Groups Call Time on Obama: Veto Congress' KXL Bill, Then Kill Project Outright

October 11, 2020 0 By JohnValbyNation

With members who receive large financial backing from oil and gas interests playing the dominant role, the House of Representatives passed a bill on Wednesday evening which would force the construction of the Keystone XL pipeline. Having already been approved by the Senate, the passage sets up a promised veto of the measure from President Obama as it heads to his desk.

In a 270-152 vote, which fell largely along party lines, the Republican-controlled House easily passed the measure. Twenty-nine Democrats joined with Republicans in favor of the bill.

The Senate passed same the bill by a 62-36 margin last month. Neither the House nor the Senate appears to have enough votes to override a presidential veto.

Sara Shor, a campaigner with, a group vocally opposed to the tar sands pipeline project known as KLX, described the ploy by Republicans and some Democrats in Congress to force its approval as a “charade” and said her group fully expects Obame to keep his pledge to veto the legislation. Obama now has ten days to veto or approve the legislation.

However, Shor added, “Once he vetoes this bill, the pipeline won’t be stopped, so we hope he will then use his power to reject the pipeline outright.” 

Valerie Love, from the Center for Biological Diversity, echoed those sentiments. “Now that this political theater is over in Congress, it’s time for President Obama to finally do what’s right for people, wildlife and the climate: reject Keystone XL once and for all,” Love said. “There’s been a massive swell of opposition to Keystone XL from people coast to coast who understand the devastation of Keystone XL and projects like it. It’s time to start tackling the climate crisis and get us off our fossil fuel addiction. Rejecting Keystone XL is the right place to start.”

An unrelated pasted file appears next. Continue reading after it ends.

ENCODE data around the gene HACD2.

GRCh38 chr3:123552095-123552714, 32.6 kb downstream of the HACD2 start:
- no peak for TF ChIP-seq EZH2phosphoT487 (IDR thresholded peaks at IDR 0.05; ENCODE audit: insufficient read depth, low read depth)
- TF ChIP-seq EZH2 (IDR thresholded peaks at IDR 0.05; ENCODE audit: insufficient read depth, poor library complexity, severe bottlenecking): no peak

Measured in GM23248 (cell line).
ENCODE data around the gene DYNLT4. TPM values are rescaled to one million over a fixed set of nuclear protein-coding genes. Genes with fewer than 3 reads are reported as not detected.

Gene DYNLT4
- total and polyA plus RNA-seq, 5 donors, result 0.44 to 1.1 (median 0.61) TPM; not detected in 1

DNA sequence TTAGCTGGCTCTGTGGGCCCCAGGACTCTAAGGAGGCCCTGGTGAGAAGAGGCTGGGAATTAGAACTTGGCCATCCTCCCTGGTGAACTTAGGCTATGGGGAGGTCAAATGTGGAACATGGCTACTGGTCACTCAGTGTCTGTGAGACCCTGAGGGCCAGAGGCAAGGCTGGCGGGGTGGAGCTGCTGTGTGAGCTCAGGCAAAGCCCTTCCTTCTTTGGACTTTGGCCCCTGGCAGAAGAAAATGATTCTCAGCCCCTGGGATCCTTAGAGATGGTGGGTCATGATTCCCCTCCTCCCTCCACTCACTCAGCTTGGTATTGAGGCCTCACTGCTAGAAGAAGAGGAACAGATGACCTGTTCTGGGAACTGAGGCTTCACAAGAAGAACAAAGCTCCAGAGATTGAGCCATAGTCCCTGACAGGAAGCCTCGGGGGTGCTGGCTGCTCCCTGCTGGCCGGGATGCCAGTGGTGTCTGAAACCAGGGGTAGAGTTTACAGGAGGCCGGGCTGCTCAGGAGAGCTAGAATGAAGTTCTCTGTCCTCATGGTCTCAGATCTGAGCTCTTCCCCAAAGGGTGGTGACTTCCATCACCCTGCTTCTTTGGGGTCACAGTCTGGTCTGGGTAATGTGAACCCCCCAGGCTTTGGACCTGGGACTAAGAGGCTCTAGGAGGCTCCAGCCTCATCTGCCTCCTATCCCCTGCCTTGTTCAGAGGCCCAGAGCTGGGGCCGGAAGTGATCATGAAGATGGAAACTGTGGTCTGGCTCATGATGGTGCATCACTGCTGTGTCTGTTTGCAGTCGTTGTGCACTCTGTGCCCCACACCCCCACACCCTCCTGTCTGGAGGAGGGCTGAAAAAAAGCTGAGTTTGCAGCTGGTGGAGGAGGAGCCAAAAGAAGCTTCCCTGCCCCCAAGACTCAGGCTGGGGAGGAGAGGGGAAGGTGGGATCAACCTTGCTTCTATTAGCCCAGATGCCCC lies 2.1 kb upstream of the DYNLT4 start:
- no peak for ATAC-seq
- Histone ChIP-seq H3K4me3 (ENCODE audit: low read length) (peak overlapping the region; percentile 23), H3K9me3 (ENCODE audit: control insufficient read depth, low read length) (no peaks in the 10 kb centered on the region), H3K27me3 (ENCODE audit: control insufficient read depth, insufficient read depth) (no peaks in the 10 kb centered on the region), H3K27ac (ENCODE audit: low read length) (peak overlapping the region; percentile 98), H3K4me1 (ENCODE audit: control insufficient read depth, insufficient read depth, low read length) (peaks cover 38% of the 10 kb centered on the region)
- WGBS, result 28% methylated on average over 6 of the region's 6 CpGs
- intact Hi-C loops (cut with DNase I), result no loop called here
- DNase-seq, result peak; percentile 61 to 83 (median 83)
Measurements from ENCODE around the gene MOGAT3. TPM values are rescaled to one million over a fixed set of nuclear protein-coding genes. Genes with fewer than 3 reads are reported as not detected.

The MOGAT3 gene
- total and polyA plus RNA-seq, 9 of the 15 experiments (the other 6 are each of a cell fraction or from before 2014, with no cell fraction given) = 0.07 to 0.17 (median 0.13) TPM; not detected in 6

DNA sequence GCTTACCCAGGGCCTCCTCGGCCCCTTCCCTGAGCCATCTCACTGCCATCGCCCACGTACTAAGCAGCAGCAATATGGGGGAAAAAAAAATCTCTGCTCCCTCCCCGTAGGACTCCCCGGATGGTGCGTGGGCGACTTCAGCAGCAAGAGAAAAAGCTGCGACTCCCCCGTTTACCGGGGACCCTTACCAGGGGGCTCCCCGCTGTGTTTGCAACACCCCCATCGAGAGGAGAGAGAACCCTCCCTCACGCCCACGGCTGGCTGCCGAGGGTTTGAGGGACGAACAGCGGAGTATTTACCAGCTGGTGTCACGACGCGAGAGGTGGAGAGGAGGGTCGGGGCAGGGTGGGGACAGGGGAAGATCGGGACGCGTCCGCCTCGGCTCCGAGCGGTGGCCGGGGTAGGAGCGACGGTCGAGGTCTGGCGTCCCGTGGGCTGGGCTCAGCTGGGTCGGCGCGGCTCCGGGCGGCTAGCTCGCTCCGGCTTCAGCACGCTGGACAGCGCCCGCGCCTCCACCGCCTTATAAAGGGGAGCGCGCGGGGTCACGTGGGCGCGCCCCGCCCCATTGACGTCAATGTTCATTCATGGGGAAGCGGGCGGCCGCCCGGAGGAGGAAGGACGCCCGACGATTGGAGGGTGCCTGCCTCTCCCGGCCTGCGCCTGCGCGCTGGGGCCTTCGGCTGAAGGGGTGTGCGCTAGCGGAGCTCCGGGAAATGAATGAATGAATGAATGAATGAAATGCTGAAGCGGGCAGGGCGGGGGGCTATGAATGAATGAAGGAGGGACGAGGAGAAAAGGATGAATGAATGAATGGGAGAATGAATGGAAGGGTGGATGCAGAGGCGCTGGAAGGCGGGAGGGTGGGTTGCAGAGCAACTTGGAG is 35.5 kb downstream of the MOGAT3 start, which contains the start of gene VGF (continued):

According to the Maplight Foundation, which tracks financial contributions to congressional campaigns, those members of the House who receive large backing from the oil and gas industries were much more likely to vote in favor of the Keystone XL approval than those who receive less. As Maplight’s analysis shows:

  • The oil and gas industry gave, on average, 13 times more money to representatives voting ‘YES’ ($45,218) on S. 1  compared to representatives voting ‘NO’ ($3,549).
  • The oil and gas industry gave, on average, 5.3 times more money to Democratic representatives voting ‘YES’ ($18,141) on S.1 compared to Democratic representatives voting ‘NO’ ($3,444).